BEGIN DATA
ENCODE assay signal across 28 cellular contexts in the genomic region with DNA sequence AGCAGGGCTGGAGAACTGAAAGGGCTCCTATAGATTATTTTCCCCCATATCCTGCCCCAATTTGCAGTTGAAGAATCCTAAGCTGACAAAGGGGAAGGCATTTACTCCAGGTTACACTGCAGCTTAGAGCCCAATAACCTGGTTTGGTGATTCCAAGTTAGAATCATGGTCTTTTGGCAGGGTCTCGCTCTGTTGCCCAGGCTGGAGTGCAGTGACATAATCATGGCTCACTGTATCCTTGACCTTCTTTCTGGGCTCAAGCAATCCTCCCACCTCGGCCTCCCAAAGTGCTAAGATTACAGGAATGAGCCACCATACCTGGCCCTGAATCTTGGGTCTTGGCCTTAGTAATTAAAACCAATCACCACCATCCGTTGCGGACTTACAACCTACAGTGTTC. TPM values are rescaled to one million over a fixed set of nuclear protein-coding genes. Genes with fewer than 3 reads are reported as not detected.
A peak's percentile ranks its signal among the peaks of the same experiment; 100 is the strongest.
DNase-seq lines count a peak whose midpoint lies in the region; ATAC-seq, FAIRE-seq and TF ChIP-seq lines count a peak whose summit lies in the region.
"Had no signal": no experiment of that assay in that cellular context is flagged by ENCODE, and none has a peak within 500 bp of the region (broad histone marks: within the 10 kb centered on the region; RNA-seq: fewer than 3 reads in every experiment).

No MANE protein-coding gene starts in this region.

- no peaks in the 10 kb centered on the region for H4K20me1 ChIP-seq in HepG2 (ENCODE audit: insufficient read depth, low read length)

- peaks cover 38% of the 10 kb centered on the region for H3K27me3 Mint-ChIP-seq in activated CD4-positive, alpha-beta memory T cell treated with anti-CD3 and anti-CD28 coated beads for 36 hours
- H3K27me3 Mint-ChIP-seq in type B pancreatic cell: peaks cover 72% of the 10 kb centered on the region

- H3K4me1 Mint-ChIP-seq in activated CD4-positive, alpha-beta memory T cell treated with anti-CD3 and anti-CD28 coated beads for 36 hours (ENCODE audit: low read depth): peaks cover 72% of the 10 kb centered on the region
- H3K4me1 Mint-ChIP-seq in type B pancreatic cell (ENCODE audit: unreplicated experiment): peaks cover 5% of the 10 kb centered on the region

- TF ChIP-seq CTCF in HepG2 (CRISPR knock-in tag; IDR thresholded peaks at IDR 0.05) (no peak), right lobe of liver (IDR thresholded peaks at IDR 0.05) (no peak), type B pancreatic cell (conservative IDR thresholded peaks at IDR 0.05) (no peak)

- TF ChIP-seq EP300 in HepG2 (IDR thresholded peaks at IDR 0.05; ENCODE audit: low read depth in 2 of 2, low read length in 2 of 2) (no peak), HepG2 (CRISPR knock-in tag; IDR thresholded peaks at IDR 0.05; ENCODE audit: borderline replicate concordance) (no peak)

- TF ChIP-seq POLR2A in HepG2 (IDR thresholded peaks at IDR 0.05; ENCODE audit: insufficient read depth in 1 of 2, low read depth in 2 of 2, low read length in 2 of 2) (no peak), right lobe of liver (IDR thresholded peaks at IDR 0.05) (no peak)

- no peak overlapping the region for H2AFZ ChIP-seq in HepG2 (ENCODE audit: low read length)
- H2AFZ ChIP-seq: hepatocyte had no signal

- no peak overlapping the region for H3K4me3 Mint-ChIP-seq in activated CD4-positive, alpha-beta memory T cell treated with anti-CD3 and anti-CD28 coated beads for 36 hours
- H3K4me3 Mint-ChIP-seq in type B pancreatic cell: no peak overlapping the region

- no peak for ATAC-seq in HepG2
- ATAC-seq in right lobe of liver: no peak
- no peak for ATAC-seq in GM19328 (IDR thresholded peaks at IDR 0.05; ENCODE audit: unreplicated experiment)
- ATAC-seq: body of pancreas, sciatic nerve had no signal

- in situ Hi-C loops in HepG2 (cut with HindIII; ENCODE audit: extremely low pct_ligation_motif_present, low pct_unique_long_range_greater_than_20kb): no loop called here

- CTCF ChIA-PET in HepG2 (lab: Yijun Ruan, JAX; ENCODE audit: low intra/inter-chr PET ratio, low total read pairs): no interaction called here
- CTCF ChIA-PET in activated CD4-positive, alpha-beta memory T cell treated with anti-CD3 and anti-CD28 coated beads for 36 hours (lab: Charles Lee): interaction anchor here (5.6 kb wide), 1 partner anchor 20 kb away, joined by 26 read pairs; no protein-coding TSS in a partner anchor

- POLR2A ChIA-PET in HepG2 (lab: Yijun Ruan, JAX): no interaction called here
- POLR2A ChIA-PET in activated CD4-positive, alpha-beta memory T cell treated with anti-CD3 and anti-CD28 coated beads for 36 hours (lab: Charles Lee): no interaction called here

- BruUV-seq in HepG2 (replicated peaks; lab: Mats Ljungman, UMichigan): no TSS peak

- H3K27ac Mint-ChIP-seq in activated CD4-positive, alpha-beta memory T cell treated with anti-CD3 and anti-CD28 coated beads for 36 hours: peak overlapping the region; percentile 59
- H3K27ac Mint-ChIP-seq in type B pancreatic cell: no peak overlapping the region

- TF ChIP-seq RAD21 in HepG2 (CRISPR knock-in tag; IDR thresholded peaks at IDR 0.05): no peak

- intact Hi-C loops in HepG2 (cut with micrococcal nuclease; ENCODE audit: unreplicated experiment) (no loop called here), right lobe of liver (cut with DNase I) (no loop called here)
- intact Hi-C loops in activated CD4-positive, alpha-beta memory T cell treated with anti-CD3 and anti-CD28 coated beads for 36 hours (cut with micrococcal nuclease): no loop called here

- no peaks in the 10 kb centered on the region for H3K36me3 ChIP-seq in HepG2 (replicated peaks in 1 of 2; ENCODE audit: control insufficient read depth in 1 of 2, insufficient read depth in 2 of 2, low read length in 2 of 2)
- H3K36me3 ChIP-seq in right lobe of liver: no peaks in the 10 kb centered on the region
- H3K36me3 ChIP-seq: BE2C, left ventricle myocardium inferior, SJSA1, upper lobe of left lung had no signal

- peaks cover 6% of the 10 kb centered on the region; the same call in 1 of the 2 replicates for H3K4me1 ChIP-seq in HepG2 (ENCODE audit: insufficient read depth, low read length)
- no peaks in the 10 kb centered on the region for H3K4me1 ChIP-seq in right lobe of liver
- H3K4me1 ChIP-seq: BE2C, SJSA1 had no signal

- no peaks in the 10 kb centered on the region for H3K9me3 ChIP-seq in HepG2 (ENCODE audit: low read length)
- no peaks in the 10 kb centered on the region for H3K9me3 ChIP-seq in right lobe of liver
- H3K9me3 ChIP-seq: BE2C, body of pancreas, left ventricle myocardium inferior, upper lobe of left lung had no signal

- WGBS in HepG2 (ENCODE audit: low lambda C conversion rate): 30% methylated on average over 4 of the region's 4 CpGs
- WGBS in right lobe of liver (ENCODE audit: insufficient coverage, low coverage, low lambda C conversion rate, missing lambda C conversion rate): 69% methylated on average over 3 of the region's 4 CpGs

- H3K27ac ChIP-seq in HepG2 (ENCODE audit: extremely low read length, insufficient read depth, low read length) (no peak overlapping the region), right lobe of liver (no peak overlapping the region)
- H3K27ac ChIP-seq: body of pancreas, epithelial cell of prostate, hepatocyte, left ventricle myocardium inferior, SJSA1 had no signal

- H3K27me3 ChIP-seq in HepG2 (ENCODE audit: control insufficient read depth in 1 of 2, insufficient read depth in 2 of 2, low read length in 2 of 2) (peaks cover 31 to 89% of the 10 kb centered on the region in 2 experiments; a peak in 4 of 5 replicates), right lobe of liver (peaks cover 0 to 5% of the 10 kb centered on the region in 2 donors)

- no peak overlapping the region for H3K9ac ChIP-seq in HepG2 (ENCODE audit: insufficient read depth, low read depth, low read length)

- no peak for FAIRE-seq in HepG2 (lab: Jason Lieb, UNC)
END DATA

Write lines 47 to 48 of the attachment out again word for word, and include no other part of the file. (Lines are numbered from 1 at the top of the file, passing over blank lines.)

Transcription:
- no peak overlapping the region for H3K9ac ChIP-seq in HepG2 (ENCODE audit: insufficient read depth, low read depth, low read length)

- no peak for FAIRE-seq in HepG2 (lab: Jason Lieb, UNC)